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Help identify clear mint colored rough stones

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Hello all- My grandmother was a rockhound and left me her collection when she passed away years ago. I know what everything is she gave me except this clear mint or blue green stone that I believed was beryl until I recently took it to a local gemologist who tested it and said it wasn't beryl but also couldn't identify for me?

The test results were 6.5 +/- hardness and 1.775 on refractive index and I've been looking up everything online but found nothing real close except possibly garnet?

Any help would be appreciated.alt text

asked Mar 25, 2015 by shovelbucket (320 points)

7 Answers

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answered Mar 25, 2015 by shovelbucket (320 points)
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answered Mar 25, 2015 by shovelbucket (320 points)
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answered Mar 25, 2015 by shovelbucket (320 points)
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answered Mar 25, 2015 by shovelbucket (320 points)
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answered Mar 25, 2015 by shovelbucket (320 points)
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The deep conchoidal fracture and lack of crystalline structure are clear indicators that this is glass. (The way to test almost definitively is by doing a hardness test and seeing if the hardness is 5.5.)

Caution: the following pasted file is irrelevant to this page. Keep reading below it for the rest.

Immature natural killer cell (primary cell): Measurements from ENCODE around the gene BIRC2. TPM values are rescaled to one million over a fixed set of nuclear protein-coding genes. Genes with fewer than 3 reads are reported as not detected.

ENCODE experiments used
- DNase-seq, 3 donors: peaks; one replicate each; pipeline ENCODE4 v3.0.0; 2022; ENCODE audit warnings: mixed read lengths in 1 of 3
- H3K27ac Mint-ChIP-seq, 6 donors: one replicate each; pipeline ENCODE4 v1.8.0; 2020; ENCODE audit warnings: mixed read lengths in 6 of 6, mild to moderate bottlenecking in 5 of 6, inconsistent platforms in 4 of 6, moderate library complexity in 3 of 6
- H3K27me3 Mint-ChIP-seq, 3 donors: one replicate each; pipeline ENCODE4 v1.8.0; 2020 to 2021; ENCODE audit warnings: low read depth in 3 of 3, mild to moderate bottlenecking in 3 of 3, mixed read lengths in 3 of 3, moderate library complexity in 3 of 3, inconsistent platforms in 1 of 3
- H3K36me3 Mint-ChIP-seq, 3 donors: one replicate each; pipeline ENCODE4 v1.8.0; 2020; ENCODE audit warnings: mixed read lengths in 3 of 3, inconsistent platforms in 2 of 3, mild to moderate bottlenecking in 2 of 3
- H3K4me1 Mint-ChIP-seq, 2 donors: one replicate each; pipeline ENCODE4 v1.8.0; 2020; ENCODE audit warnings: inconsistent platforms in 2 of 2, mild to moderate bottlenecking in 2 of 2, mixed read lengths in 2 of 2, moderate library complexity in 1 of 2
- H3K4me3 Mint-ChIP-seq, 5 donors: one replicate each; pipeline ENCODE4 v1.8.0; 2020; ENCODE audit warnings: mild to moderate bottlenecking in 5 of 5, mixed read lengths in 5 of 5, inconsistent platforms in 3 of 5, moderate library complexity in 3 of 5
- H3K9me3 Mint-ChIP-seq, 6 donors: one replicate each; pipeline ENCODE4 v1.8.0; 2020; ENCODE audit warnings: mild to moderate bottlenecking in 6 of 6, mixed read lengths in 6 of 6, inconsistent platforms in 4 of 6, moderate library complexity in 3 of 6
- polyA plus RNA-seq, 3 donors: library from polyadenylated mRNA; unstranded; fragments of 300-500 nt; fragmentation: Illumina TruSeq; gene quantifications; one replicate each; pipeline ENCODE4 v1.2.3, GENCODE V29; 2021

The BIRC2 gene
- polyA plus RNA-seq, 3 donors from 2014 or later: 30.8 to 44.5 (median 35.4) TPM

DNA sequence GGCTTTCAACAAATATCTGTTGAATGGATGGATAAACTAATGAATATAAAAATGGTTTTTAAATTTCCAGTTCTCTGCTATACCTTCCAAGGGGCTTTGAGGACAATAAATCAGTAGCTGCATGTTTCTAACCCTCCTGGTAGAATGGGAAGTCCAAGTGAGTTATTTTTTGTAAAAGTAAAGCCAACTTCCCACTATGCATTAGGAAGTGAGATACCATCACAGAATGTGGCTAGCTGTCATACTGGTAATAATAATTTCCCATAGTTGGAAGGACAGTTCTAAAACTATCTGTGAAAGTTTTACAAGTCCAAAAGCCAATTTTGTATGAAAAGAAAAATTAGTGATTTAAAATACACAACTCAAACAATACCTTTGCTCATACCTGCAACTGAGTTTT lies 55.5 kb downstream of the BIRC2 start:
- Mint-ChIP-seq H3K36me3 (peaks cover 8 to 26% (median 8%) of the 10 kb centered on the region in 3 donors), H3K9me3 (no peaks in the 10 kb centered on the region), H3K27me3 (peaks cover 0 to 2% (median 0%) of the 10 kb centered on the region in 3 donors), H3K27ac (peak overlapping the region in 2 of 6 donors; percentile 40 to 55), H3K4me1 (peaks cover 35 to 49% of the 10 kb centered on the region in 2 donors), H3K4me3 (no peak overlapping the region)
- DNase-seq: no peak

answered Mar 25, 2015 by hershel (46,460 points)

Thanks Hershel.

Here are all the test result: Hardness= 6.5 (per gemologist) Refractive Index= 1.775 Specific Gravity: 2.554

No visible air bubbles at 10X magnification.

Just did the scratch test myself (gemologist did yesterday) and while the glass does leave slight marks on the stone, the point of the glass breaks into little pieces when scratching the stone. When scratching the glass with the stone it cuts into to the glass enough to catch your fingernail tip and the stone does not break apart at scratch point or leave any of it's own particles on the glass.

Thanks again for your help!

i saw the photo and pretty much came to the same conclusion.
Hi, I didn't see anyone call it "volcanic glass" i.e. green obsidian in the rough (unpolished). The cheap glass nuggets in fish tanks is just man-made glass. Very likely your rock-hound gran would have the obsidian.
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Its glass. No crystalline structure and massive conchoidal fracture. Specific gravity is within the acceptabily of glass, and though the hardness is higher its likely the test wasn't 100% accurate or its a harder composite of glass. I don't know of any mineral with that transparency that lacks a crystalline structure. In pet shops you can buy very similar glass to this for fishtanks.

answered Mar 26, 2015 by hershel (46,460 points)

Thanks again!

 


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